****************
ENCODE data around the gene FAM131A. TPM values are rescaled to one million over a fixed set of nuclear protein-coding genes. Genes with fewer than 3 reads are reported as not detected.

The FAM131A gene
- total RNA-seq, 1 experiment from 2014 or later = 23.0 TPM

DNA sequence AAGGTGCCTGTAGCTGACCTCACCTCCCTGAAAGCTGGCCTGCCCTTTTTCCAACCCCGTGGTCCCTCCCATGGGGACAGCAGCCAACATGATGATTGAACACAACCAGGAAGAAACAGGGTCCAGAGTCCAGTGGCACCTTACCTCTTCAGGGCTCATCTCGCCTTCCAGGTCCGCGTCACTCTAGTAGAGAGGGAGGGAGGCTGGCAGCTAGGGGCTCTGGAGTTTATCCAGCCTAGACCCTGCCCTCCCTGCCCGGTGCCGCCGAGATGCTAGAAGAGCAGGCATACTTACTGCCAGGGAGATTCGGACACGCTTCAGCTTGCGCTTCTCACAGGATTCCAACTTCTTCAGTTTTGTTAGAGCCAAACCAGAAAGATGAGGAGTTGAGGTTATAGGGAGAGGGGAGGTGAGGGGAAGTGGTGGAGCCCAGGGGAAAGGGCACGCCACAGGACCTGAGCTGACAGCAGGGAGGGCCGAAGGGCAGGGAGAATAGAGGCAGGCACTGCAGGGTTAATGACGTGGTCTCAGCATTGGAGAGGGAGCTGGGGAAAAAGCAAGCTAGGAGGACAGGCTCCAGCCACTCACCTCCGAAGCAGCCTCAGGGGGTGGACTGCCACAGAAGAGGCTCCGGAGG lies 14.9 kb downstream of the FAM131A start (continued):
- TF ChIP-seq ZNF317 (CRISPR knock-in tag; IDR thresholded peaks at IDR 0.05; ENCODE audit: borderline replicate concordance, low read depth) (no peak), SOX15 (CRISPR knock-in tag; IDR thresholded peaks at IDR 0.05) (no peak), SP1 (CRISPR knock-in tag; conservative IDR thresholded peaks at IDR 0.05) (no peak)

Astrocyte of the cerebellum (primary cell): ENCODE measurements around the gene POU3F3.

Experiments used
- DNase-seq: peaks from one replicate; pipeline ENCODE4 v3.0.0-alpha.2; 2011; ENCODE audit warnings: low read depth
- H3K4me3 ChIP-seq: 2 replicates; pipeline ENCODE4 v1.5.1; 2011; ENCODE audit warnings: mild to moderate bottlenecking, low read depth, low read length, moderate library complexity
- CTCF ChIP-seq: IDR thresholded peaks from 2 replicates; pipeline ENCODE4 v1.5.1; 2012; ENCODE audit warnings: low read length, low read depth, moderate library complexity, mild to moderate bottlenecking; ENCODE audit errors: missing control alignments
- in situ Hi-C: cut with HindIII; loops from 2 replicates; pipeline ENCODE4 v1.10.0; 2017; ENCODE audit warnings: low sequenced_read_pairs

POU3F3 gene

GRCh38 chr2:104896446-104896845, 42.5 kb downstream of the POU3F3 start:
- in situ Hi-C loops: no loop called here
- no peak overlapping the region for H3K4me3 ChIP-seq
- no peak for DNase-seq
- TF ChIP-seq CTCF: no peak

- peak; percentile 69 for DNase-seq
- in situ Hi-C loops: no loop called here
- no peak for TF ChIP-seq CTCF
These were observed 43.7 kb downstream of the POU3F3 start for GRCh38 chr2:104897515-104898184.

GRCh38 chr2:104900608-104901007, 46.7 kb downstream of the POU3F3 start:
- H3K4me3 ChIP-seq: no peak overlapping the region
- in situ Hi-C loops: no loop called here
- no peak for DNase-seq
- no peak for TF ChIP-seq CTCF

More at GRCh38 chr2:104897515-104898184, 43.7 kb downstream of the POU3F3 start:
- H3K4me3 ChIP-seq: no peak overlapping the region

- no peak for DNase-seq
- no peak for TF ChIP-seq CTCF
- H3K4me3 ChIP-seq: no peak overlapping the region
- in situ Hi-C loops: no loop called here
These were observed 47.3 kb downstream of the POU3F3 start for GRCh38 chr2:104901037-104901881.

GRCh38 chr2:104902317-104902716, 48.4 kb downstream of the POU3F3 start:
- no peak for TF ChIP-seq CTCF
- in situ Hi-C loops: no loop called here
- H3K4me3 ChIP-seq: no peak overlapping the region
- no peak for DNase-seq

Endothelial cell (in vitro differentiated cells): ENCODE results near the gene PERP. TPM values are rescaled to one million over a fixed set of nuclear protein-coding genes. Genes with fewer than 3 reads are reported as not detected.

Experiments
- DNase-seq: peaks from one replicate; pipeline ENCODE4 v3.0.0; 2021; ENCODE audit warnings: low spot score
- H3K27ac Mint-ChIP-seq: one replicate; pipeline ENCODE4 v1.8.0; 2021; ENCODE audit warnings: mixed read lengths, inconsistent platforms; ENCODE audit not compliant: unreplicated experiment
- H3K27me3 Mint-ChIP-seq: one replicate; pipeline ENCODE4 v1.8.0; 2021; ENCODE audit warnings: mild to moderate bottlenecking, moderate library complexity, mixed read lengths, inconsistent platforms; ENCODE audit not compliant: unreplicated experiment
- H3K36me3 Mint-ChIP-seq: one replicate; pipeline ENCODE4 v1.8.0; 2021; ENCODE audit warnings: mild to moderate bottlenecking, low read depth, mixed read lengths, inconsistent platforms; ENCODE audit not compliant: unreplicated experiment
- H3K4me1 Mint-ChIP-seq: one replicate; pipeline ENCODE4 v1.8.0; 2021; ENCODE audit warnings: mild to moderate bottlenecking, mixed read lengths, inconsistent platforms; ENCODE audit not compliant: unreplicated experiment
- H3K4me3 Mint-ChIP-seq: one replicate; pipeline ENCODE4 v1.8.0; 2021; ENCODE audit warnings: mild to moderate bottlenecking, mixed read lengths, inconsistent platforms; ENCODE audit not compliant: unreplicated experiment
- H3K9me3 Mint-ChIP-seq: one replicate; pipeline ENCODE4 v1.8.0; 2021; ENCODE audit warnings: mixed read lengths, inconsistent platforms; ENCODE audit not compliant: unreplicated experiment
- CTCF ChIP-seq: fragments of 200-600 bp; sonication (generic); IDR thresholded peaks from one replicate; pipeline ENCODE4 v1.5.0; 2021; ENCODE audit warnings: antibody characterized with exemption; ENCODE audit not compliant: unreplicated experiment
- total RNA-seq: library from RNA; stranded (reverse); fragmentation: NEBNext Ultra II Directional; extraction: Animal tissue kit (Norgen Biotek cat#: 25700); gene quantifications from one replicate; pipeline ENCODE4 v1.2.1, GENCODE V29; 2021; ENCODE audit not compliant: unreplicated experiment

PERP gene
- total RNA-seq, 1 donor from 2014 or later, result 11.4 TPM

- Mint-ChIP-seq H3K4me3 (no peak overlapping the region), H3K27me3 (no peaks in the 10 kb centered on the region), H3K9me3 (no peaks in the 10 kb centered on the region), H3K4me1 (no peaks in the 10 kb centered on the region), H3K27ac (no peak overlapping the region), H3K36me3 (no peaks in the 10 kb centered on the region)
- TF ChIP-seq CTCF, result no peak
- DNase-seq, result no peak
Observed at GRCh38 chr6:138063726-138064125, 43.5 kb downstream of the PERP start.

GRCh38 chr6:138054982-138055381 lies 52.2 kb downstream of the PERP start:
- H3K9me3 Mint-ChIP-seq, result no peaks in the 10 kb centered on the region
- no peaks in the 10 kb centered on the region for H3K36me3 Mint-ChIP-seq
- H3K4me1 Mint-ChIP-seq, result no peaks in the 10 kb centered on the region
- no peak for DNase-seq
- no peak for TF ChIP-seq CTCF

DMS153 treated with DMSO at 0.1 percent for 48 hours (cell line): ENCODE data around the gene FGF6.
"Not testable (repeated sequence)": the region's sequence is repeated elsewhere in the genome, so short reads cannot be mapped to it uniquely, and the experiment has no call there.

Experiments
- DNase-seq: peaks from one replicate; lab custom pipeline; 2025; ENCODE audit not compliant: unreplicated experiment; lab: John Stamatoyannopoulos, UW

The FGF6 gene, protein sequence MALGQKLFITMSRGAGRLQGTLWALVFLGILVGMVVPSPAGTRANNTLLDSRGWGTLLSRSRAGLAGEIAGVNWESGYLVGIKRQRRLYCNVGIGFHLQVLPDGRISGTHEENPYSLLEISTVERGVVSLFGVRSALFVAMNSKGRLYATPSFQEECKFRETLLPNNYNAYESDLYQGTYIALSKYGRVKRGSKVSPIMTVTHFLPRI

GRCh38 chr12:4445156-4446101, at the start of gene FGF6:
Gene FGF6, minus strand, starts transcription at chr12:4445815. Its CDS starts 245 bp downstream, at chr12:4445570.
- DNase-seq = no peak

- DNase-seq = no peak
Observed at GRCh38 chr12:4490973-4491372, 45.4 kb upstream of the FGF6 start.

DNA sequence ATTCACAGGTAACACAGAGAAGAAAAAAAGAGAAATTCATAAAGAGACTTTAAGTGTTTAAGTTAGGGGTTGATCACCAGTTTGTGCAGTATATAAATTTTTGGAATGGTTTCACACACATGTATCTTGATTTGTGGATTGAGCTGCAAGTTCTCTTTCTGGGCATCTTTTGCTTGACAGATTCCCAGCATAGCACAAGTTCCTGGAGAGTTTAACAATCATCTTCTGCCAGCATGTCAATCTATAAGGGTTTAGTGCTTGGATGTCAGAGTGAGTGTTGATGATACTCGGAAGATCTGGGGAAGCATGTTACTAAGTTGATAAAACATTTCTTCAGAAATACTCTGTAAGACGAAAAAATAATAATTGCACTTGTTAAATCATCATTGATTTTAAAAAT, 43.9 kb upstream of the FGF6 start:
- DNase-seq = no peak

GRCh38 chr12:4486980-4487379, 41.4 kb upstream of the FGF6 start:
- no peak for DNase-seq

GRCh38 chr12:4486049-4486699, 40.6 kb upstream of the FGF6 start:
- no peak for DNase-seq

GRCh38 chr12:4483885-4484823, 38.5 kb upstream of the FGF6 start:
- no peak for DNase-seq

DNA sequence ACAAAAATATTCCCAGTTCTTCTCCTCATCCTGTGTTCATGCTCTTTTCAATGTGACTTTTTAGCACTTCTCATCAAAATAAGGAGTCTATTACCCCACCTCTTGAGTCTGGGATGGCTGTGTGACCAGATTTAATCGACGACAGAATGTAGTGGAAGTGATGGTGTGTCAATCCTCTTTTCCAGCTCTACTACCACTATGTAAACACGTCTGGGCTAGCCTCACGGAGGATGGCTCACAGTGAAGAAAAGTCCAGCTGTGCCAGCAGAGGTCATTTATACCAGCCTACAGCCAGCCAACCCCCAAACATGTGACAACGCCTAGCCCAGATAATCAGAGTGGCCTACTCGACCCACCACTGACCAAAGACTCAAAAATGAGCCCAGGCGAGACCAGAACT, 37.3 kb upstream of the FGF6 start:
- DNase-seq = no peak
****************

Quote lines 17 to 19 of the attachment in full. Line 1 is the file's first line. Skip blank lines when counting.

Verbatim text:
- TF ChIP-seq CTCF: no peak

- peak; percentile 69 for DNase-seq
- in situ Hi-C loops: no loop called here